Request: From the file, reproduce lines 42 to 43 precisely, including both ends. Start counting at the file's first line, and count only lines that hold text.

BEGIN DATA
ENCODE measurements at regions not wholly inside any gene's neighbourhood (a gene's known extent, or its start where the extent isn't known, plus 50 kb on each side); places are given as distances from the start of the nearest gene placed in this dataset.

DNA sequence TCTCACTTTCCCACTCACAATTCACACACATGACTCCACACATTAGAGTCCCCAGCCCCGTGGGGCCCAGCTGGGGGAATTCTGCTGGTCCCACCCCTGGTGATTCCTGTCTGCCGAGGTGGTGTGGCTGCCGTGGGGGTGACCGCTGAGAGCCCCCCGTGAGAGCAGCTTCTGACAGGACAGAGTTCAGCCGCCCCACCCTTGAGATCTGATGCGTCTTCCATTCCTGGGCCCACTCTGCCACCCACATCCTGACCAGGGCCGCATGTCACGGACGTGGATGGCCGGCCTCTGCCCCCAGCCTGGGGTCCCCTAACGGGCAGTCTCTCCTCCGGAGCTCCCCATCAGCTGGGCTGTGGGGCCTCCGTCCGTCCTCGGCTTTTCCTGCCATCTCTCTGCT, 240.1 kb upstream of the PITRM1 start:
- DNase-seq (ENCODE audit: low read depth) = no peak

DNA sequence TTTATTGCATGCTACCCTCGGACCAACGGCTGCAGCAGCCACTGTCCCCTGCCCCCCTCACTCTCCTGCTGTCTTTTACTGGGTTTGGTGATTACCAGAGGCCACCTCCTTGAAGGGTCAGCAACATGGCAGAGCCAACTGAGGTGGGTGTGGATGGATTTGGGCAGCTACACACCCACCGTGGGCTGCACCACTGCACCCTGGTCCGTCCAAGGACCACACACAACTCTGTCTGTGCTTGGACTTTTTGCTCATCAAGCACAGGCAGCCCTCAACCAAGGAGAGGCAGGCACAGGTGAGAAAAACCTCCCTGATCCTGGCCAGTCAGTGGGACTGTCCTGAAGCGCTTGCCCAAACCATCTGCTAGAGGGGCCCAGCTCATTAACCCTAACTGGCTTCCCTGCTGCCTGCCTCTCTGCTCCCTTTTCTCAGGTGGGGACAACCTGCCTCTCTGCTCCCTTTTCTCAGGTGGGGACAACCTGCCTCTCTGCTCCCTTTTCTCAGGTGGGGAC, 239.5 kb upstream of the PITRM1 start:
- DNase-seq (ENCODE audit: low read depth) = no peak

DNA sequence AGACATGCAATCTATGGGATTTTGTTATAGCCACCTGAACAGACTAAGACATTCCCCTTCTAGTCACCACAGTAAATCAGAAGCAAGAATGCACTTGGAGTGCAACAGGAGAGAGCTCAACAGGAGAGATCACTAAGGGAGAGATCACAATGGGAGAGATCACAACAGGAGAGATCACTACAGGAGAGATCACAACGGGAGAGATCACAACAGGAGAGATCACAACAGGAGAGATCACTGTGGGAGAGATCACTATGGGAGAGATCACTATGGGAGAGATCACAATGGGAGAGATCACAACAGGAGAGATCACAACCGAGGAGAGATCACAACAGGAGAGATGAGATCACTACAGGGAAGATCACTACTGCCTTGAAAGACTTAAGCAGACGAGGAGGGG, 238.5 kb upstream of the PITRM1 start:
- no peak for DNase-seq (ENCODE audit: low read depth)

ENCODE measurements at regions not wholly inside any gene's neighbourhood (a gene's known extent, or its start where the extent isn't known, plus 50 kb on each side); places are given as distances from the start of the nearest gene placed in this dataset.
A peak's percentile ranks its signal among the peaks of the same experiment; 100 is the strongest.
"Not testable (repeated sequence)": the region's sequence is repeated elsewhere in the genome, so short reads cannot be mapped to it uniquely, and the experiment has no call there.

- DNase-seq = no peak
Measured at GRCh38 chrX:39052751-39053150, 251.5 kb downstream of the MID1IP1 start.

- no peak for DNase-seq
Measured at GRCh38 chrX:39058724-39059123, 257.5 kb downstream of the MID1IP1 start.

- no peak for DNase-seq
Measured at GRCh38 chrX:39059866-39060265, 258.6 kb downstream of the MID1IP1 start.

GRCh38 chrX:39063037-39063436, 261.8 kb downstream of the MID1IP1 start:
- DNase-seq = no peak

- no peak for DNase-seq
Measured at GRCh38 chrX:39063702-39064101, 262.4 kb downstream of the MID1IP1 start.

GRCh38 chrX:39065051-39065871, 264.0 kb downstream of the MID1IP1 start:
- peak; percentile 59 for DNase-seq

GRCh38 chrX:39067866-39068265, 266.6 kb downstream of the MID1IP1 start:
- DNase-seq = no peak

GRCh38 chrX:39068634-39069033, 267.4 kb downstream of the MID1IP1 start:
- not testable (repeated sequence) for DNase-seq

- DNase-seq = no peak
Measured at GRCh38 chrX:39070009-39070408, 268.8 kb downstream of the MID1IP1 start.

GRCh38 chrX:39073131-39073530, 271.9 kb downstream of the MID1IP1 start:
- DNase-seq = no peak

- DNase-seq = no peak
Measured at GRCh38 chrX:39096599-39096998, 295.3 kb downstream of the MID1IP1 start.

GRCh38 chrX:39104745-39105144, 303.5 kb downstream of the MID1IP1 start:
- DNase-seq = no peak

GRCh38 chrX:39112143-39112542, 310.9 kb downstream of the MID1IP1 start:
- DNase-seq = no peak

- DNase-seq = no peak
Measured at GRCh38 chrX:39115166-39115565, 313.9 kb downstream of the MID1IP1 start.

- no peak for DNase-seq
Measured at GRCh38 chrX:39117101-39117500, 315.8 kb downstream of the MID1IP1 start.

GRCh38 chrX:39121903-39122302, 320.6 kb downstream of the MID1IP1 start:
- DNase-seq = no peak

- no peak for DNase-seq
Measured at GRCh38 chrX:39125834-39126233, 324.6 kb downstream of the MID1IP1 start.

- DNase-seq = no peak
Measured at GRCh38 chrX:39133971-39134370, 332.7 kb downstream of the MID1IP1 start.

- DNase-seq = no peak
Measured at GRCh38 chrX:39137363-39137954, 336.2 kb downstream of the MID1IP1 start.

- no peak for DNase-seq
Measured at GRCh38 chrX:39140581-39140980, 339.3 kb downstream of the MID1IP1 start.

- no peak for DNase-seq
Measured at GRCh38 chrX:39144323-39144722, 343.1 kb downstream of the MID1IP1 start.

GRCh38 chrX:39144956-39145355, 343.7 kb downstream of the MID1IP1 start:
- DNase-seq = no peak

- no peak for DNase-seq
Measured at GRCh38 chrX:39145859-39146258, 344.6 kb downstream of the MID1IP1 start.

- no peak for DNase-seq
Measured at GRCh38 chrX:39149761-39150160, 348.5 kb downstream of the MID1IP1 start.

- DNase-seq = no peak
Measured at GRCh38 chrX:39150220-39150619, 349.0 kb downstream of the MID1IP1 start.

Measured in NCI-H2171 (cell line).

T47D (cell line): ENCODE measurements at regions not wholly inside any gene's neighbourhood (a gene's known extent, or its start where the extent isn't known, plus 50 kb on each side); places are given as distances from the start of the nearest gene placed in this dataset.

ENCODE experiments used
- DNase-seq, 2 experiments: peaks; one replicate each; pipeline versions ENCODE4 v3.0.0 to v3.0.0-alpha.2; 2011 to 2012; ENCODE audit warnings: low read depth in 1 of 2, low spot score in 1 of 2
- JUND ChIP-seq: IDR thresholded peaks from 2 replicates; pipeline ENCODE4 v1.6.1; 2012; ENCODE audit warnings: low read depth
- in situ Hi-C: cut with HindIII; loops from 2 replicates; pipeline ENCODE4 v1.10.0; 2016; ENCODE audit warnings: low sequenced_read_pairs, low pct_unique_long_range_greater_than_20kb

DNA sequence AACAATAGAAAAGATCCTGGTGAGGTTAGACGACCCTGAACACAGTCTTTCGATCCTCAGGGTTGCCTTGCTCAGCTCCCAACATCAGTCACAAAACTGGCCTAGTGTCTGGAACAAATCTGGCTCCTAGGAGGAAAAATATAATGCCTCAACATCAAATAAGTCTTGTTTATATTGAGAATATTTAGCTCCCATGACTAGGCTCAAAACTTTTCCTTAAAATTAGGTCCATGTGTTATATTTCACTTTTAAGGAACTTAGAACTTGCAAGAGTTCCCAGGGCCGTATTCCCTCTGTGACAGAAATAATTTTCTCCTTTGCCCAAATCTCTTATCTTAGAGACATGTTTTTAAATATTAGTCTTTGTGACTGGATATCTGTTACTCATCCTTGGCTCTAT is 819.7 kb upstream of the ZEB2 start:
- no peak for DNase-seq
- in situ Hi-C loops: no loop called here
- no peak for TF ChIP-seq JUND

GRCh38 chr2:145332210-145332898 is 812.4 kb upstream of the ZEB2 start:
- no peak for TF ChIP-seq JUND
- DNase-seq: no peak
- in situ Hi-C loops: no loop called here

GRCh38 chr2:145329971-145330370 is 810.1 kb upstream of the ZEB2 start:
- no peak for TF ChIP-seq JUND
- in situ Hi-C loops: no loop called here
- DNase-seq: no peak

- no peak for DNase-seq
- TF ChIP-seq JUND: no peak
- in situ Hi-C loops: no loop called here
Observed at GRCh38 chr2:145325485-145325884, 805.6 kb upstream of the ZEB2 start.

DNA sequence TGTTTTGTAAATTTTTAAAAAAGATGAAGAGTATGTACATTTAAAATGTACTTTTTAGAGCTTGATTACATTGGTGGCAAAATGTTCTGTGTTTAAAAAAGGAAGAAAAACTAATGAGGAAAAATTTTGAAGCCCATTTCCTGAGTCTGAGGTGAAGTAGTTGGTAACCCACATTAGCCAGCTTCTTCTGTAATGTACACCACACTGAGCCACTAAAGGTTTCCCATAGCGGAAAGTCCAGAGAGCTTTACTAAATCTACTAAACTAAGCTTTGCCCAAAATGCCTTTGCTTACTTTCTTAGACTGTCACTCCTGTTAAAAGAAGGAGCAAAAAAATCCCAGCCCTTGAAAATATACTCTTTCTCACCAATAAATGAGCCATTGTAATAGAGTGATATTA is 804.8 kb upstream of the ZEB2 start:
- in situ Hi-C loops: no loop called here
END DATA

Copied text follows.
- DNase-seq = no peak

- no peak for DNase-seq